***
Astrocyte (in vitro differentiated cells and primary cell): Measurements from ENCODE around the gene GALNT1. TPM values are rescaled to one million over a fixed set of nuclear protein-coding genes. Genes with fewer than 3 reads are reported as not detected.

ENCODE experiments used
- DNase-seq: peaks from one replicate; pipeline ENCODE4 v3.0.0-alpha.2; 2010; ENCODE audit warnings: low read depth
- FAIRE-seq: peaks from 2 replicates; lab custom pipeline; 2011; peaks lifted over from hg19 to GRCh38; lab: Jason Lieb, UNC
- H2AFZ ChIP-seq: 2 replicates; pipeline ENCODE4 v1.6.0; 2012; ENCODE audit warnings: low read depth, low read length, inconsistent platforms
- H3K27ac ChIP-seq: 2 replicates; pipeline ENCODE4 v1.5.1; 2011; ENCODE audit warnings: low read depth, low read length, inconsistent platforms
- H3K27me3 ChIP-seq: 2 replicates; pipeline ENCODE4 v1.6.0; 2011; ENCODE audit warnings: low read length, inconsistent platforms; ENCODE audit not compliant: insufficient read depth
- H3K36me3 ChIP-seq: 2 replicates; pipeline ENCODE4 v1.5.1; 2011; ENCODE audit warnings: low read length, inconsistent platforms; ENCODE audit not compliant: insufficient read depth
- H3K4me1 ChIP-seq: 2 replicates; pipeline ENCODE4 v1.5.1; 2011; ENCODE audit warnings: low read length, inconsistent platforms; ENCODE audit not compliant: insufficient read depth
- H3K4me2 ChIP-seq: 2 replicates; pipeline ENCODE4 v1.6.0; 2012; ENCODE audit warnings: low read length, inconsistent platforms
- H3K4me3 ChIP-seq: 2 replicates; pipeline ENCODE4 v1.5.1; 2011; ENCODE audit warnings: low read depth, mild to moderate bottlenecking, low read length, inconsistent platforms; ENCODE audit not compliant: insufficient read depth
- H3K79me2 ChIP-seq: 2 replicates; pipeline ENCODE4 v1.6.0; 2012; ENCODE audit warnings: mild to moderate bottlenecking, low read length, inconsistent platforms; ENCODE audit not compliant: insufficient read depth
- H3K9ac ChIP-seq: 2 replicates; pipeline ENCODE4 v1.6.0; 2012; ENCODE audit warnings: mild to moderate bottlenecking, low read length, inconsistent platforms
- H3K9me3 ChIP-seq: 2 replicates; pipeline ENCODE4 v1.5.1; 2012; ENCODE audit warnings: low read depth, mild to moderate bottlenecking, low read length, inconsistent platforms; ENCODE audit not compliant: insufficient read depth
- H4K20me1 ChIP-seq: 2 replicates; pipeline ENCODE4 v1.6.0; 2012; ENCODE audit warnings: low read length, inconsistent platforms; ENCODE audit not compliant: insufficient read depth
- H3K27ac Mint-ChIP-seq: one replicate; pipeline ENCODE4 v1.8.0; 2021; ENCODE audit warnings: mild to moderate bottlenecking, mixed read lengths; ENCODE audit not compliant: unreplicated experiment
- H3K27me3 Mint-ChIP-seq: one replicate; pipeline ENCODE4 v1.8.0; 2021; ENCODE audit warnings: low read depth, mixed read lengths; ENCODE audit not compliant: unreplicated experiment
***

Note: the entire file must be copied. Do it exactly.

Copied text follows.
Astrocyte (in vitro differentiated cells and primary cell): Measurements from ENCODE around the gene GALNT1. TPM values are rescaled to one million over a fixed set of nuclear protein-coding genes. Genes with fewer than 3 reads are reported as not detected.

ENCODE experiments used
- DNase-seq: peaks from one replicate; pipeline ENCODE4 v3.0.0-alpha.2; 2010; ENCODE audit warnings: low read depth
- FAIRE-seq: peaks from 2 replicates; lab custom pipeline; 2011; peaks lifted over from hg19 to GRCh38; lab: Jason Lieb, UNC
- H2AFZ ChIP-seq: 2 replicates; pipeline ENCODE4 v1.6.0; 2012; ENCODE audit warnings: low read depth, low read length, inconsistent platforms
- H3K27ac ChIP-seq: 2 replicates; pipeline ENCODE4 v1.5.1; 2011; ENCODE audit warnings: low read depth, low read length, inconsistent platforms
- H3K27me3 ChIP-seq: 2 replicates; pipeline ENCODE4 v1.6.0; 2011; ENCODE audit warnings: low read length, inconsistent platforms; ENCODE audit not compliant: insufficient read depth
- H3K36me3 ChIP-seq: 2 replicates; pipeline ENCODE4 v1.5.1; 2011; ENCODE audit warnings: low read length, inconsistent platforms; ENCODE audit not compliant: insufficient read depth
- H3K4me1 ChIP-seq: 2 replicates; pipeline ENCODE4 v1.5.1; 2011; ENCODE audit warnings: low read length, inconsistent platforms; ENCODE audit not compliant: insufficient read depth
- H3K4me2 ChIP-seq: 2 replicates; pipeline ENCODE4 v1.6.0; 2012; ENCODE audit warnings: low read length, inconsistent platforms
- H3K4me3 ChIP-seq: 2 replicates; pipeline ENCODE4 v1.5.1; 2011; ENCODE audit warnings: low read depth, mild to moderate bottlenecking, low read length, inconsistent platforms; ENCODE audit not compliant: insufficient read depth
- H3K79me2 ChIP-seq: 2 replicates; pipeline ENCODE4 v1.6.0; 2012; ENCODE audit warnings: mild to moderate bottlenecking, low read length, inconsistent platforms; ENCODE audit not compliant: insufficient read depth
- H3K9ac ChIP-seq: 2 replicates; pipeline ENCODE4 v1.6.0; 2012; ENCODE audit warnings: mild to moderate bottlenecking, low read length, inconsistent platforms
- H3K9me3 ChIP-seq: 2 replicates; pipeline ENCODE4 v1.5.1; 2012; ENCODE audit warnings: low read depth, mild to moderate bottlenecking, low read length, inconsistent platforms; ENCODE audit not compliant: insufficient read depth
- H4K20me1 ChIP-seq: 2 replicates; pipeline ENCODE4 v1.6.0; 2012; ENCODE audit warnings: low read length, inconsistent platforms; ENCODE audit not compliant: insufficient read depth
- H3K27ac Mint-ChIP-seq: one replicate; pipeline ENCODE4 v1.8.0; 2021; ENCODE audit warnings: mild to moderate bottlenecking, mixed read lengths; ENCODE audit not compliant: unreplicated experiment
- H3K27me3 Mint-ChIP-seq: one replicate; pipeline ENCODE4 v1.8.0; 2021; ENCODE audit warnings: low read depth, mixed read lengths; ENCODE audit not compliant: unreplicated experiment